Where is Jinnah’s Pakistan?

Nasir Saeed

Recently we celebrated the 76th Pakistan Day with traditional zeal and pledges to strengthen the country by eliminating terrorism and striving for greater political stability and sustainable economic growth. Every year this day is marked on March 23 to commemorate the 1940 Lahore Resolution — the first step taken towards creating Pakistan. It culminated in August 1947, and has famously come to be known as the Pakistan resolution — a landmark document in Pakistan’s history. With regard to minorities, the resolution refers to the “adequate, effective and mandatory safeguards for religious minorities,” and the “protection of their religious, cultural, economic, political, administrative and other rights and interests in consultation with them.”
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However, this is hardly spoken about, despite there being a great need to discuss the Quaid-e-Azam Mohammad Ali Jinnah’s August 11 speech more frequently if we are sincerely interested in transforming our country into Jinnah’s Pakistan. Minorities, and particularly the Christian leadership, were also invited to participate on that historic day in 1940. When Pakistan’s independence was announced under the scheme that those areas where Muslims were in the majority would constitute Pakistan, Christian leadership appeared before the boundary commission and made a request to count them with Muslims, as Christians had a majority in several divisions. We all know that the inclusion of Punjab could only be possible because of Christian politicians but, unfortunately, all these facts have been intentionally hidden for years by the establishment and politicians to promote their own agenda. We are paying a heavy price for that and the attack on Easter Sunday in Gulshan-e-Iqbal Park Lahore is the latest instance. Certain policies and particular articles were introduced in the constitution, which made minorities class citizens of the country, completely contrary to the vision of Jinnah’s Pakistan.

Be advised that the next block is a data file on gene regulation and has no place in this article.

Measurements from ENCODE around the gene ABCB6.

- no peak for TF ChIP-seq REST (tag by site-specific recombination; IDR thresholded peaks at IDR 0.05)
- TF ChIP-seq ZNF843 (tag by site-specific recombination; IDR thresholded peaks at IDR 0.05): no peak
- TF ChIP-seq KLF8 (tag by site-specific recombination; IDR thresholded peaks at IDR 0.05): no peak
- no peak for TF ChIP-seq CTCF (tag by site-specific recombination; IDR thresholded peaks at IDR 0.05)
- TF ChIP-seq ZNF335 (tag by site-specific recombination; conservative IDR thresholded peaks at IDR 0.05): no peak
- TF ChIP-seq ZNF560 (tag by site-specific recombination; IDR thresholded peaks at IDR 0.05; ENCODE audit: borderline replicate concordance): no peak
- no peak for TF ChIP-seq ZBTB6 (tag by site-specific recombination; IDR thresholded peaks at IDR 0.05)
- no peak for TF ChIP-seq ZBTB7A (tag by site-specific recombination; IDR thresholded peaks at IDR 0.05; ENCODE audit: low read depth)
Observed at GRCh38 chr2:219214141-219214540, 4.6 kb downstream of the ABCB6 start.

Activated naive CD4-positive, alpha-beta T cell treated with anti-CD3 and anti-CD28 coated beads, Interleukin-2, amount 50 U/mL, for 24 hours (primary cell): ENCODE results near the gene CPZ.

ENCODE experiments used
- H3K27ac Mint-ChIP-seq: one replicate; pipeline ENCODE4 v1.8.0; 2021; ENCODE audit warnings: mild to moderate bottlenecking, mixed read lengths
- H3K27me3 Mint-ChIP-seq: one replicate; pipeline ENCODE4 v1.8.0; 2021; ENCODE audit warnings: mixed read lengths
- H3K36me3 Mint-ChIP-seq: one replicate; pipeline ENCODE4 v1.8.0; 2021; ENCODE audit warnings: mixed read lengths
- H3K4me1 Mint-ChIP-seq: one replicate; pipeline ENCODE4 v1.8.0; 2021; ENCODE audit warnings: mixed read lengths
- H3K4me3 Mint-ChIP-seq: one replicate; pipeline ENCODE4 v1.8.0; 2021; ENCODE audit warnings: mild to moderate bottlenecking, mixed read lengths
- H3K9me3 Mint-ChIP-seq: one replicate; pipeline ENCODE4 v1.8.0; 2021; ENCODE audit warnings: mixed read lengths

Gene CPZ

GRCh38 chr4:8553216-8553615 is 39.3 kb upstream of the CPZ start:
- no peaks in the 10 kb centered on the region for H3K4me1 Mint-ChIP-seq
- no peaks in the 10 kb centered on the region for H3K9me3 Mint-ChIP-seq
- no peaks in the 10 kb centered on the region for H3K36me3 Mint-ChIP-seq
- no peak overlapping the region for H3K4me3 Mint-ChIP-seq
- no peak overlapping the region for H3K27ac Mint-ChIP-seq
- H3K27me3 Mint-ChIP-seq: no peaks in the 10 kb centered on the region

Instead of recognising minorities’ role in the making of Pakistan, and considering them equal citizens, it was suggested that non-Muslims had to enter into a covenant with the Islamic state. Sadly, because of Quaid-e-Azam’s untimely death, we lost his vision. The factions and groups who opposed the idea of Pakistan and Jinnah, began emphasising their ideas of Islam, which led to extremism, division in society and hatred against minorities. Politicians and bureaucrats intentionally ignored minorities to avoid confrontation with religious extremists, and until today we are reluctant to consider minorities equal citizens of Pakistan. Many Muslims still believe that non-Muslims are dhimmi, while a few consider them mohaideen (non-Muslims who have entered into contract with an Islamic government. But according to the founder of Pakistan, they are not dhimmi or mohaideen, but first, second and lastly are equal citizens of Pakistan. Pakistan was achieved as a result of democratic struggle.